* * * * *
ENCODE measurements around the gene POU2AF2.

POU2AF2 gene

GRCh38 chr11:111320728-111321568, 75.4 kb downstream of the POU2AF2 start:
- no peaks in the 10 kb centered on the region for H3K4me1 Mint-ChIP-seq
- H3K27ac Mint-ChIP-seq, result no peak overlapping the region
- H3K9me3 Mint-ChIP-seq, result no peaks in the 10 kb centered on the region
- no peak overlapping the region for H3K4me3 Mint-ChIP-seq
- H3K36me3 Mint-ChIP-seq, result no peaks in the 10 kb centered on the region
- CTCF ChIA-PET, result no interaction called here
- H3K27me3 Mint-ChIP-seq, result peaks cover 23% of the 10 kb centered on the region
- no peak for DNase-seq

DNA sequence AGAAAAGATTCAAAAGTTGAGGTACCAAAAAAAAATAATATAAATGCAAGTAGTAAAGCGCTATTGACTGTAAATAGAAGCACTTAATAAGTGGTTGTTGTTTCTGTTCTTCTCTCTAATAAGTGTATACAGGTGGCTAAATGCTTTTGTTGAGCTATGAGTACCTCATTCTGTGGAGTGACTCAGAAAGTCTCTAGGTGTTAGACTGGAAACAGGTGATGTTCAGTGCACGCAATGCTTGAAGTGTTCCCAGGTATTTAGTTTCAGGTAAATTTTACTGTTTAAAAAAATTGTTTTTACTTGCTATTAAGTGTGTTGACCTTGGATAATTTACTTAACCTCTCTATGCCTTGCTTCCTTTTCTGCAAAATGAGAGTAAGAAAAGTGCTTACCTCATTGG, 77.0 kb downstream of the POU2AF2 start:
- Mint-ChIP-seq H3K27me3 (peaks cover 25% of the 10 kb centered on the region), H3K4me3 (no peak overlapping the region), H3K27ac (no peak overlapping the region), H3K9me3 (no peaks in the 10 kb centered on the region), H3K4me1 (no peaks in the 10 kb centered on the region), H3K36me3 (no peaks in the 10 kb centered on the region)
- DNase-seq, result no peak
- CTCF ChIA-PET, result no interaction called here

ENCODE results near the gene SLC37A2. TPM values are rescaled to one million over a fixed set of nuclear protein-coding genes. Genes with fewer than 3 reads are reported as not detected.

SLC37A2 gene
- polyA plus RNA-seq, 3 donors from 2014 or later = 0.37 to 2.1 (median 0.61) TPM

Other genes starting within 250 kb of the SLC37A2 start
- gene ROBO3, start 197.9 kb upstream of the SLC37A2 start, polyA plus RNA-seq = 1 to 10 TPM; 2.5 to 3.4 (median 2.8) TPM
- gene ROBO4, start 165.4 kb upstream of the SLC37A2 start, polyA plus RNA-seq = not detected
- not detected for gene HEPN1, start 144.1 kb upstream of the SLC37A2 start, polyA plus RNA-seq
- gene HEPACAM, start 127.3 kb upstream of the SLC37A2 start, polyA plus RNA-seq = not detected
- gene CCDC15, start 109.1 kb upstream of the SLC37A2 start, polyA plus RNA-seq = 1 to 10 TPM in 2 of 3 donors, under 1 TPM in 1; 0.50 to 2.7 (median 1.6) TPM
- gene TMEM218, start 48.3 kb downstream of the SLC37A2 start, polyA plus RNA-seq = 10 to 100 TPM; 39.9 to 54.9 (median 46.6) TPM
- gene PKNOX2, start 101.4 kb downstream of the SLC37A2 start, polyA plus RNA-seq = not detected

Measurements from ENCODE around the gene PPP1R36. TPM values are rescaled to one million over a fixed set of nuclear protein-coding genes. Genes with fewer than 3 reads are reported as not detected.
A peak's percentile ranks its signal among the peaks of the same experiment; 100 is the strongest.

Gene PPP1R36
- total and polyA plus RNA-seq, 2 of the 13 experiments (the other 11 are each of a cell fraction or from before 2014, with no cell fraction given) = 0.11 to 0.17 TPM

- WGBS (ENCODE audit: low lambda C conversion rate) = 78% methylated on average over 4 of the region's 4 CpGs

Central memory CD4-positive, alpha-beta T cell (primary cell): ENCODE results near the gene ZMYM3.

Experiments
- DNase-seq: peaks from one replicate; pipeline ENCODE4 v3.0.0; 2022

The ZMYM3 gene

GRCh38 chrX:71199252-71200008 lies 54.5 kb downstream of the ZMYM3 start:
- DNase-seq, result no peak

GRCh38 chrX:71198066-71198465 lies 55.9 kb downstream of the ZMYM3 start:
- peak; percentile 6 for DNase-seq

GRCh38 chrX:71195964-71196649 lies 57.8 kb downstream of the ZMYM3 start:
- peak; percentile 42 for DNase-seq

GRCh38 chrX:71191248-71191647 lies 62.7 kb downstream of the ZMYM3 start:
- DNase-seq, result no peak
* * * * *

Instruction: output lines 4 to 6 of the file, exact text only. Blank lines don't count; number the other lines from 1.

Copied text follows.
- no peaks in the 10 kb centered on the region for H3K4me1 Mint-ChIP-seq
- H3K27ac Mint-ChIP-seq, result no peak overlapping the region
- H3K9me3 Mint-ChIP-seq, result no peaks in the 10 kb centered on the region